This series of mini-interviews features the authors who contributed to our Austen anthology A CERTAIN PERSUASION.
Today’s interviewee is Andrea Demetrius, who wrote the story Outside the Parlour, which takes a intriguingly different perspective on Darcy than Austen’s.
Blurb: Darcy is a single man of eight-and-twenty and in possession of a good fortune. Talk of marriage and prospects crowd in on him – as do reports in the broadsheets of convictions for ‘unnatural’ crimes. He knows his fate. A decision must be made soon.
Q: How did you discover Jane Austen and her works? What was the initial appeal? Has she surprised you since then?
My childhood neighbour lent me Pride and Prejudice when I was about 12 years old. I still have the book, I never gave it back—I suppose, if she asks for it, I could return it… But I’m counting on several countries separating us now, and on the fact that she’s become a mathematician… I am still sputtering over that choice. I think it’s my well-served punishment for such an incredible betrayal!
And, sure, it’s possible that it had such a strong, lasting impact because of the mode of its acquisition. Somehow it still stands out amongst my other books, despite that, since then, I have purchased other copies of the book.
It’s surprising because with every subsequent read, all through the years since that confusing first time, the message—or, better said, my focus on the story and its characters—changes, and with each new reading, I take different things with me.
Q: Which Austen character do you like best? Which do you identify with most?
I can’t honestly say that I have one single character that I like best—my coming into synch with them changes, depending on my mood and the reason for going back to read them. Neither can I say that I identify with any character that I have ever read. I see them more as if they are teaching me, showing me things, about society, or myself. But, yes, at times, it does happens that one or another seems to exist solely to justify my feelings or behaviour, and then it’s such a joy to encounter them—whether to take comfort in, or vindication from, depends upon the occasion.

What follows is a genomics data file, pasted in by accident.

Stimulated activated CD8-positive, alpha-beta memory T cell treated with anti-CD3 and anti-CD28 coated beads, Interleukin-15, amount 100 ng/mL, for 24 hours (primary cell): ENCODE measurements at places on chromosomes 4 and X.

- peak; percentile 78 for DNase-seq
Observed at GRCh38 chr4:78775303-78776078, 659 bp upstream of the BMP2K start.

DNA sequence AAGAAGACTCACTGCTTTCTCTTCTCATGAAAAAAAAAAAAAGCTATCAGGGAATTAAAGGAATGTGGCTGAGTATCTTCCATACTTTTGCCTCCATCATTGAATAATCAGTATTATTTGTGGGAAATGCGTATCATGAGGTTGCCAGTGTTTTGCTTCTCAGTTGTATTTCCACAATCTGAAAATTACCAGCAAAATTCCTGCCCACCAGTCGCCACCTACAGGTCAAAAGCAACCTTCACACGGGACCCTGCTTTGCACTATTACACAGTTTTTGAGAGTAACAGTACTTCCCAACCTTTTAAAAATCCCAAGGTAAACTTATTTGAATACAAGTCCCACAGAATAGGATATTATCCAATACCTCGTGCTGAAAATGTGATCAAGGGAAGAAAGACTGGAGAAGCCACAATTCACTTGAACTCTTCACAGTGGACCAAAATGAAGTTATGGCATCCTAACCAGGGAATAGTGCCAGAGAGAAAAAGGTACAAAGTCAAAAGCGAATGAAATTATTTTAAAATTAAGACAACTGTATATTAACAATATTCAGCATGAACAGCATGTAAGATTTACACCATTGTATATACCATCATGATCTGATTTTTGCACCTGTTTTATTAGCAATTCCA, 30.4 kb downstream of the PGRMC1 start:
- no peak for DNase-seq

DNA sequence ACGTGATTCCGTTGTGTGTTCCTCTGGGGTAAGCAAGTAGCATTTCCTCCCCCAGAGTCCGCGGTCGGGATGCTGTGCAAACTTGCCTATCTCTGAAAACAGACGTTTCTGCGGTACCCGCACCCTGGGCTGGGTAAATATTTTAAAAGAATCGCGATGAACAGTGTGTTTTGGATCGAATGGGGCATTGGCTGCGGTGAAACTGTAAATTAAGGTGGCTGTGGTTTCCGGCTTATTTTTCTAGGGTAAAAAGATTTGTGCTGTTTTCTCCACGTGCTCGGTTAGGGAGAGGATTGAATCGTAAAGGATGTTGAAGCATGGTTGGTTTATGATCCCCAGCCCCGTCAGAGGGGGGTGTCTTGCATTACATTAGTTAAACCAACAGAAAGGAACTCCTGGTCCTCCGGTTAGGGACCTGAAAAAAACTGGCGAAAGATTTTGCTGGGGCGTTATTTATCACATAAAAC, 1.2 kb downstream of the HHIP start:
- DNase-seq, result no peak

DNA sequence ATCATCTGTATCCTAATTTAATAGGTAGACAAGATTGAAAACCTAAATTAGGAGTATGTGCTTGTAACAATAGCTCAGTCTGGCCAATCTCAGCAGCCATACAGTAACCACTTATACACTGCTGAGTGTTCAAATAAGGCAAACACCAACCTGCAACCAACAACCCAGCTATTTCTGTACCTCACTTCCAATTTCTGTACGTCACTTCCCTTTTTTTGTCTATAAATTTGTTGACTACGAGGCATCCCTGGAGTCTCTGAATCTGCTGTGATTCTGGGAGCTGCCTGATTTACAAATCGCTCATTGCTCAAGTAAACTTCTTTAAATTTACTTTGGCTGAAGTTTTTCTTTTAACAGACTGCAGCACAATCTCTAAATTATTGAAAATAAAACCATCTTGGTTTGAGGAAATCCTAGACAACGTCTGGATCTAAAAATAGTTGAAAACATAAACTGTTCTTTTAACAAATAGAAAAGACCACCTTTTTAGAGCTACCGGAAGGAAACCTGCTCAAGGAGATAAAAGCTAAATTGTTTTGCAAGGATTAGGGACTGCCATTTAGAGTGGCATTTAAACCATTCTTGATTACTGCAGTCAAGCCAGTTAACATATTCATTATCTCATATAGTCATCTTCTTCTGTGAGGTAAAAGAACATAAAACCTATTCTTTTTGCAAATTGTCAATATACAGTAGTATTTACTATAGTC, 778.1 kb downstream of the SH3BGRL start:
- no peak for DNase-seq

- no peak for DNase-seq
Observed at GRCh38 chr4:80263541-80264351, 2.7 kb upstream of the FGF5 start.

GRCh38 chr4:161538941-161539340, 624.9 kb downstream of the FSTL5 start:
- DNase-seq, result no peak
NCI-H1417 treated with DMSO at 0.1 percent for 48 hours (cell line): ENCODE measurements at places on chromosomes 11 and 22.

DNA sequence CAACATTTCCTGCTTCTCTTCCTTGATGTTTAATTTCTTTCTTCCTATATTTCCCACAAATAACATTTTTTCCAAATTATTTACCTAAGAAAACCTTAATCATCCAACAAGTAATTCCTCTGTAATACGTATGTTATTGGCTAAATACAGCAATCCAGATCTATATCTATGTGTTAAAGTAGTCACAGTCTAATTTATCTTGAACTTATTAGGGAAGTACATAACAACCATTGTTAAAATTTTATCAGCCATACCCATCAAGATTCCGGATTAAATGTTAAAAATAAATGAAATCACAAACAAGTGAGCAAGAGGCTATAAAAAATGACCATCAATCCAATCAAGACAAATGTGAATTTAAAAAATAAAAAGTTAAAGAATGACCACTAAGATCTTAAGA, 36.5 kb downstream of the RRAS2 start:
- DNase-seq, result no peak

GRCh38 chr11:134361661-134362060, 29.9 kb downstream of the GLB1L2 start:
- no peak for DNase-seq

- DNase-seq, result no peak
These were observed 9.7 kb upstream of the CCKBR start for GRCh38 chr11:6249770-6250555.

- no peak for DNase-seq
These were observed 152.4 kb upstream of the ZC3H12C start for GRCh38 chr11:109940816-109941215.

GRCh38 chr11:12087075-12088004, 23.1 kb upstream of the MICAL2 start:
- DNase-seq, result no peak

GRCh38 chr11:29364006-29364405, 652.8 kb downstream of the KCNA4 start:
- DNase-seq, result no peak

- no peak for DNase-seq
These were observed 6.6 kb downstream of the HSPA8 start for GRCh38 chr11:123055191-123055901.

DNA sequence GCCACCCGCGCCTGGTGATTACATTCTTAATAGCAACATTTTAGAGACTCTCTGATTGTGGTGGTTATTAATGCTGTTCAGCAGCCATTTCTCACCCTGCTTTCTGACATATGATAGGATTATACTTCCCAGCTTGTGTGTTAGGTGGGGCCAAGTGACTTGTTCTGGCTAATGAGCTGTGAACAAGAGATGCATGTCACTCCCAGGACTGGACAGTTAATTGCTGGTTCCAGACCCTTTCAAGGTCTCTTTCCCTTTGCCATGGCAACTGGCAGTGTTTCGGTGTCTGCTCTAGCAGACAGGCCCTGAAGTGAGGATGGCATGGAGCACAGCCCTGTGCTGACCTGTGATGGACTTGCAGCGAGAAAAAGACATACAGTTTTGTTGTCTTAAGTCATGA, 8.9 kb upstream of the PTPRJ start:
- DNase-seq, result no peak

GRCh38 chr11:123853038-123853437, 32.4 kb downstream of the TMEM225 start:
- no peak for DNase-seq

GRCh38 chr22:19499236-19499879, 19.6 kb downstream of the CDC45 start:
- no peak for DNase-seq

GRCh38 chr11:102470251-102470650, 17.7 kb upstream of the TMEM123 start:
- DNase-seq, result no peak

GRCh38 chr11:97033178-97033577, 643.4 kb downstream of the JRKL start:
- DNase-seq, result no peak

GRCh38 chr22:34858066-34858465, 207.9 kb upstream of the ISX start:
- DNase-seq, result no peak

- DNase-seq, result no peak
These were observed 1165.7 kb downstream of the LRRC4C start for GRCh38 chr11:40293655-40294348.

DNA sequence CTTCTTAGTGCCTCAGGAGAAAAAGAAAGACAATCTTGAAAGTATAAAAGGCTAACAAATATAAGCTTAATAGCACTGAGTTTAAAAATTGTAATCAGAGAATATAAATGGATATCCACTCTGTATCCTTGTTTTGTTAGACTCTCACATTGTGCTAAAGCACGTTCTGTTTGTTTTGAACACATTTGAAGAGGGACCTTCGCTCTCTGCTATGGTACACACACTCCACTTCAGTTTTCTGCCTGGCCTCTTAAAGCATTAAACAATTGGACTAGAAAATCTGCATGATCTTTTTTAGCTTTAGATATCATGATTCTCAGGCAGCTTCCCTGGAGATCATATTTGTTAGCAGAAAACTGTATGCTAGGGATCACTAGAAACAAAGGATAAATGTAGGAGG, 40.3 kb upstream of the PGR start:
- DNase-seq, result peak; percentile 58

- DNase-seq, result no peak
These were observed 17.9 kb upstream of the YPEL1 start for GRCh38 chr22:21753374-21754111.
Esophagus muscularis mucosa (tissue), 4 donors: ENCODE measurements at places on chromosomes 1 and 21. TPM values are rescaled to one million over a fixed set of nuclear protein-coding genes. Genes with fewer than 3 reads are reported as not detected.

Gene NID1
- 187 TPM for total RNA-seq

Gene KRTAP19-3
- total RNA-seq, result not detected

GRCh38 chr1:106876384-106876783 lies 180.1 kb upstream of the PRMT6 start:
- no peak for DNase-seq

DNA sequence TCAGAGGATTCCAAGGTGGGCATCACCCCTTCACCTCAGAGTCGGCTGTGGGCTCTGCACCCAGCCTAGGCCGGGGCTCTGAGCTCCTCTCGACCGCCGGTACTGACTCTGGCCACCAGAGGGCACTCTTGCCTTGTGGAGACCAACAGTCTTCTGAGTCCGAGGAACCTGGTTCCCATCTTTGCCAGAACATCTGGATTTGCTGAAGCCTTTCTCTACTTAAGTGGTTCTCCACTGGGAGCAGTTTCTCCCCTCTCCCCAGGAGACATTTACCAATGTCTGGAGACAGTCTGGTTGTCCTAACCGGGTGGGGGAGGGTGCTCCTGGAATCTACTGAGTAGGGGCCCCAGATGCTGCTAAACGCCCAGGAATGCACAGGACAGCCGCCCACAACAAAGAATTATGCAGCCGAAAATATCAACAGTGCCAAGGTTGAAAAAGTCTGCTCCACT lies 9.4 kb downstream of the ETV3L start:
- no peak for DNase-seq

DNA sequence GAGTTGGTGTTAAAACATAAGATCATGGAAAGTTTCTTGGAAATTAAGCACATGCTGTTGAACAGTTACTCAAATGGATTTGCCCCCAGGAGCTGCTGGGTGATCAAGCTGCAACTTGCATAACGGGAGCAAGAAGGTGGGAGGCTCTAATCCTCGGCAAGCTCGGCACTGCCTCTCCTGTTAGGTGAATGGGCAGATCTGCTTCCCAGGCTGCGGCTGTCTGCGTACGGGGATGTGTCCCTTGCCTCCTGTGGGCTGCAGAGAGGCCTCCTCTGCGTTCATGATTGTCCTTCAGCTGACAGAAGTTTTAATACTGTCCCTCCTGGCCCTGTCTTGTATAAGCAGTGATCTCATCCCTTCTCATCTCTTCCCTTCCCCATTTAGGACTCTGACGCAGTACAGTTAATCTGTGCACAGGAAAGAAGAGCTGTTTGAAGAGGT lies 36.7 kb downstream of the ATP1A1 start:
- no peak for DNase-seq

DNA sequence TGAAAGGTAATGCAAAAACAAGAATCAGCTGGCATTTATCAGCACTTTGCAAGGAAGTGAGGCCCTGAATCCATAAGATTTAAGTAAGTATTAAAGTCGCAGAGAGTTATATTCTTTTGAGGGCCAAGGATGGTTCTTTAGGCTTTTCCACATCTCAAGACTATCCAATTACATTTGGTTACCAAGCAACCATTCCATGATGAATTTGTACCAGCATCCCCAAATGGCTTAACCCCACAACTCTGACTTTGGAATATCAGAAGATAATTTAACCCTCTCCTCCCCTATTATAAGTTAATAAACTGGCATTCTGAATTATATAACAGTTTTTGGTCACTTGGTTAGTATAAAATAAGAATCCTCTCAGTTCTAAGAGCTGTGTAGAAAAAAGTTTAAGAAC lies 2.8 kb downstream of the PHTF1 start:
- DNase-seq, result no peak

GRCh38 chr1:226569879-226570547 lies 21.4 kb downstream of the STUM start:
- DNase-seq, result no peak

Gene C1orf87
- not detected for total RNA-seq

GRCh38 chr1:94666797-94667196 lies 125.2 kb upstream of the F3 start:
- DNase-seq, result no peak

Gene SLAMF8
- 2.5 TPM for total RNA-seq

Q: Why do you think the Regency is such an appealing period to write and read about?
Oh. I grew up in an environment much like that—which is such an irony, considering the political climate of where I was born, but it’s true nonetheless. It only begins to feel somewhat incongruous now, like it should have done then, when I try to introduce my eleven-year-old niece to Austen with the idea that the society’s rules and behaviours will talk to her the same as they did to me. I think things have changed, though. The structure of our society had finally changed, and her generation will only read that period as any other historical period, entertaining and full of discoveries, but harder to place within our present lives.
Author bio: Andrea Demetrius lives on the island of eternal spring, or so the brochures say. She cannot confirm that statement since she is often unable to put down her books to step outside and check.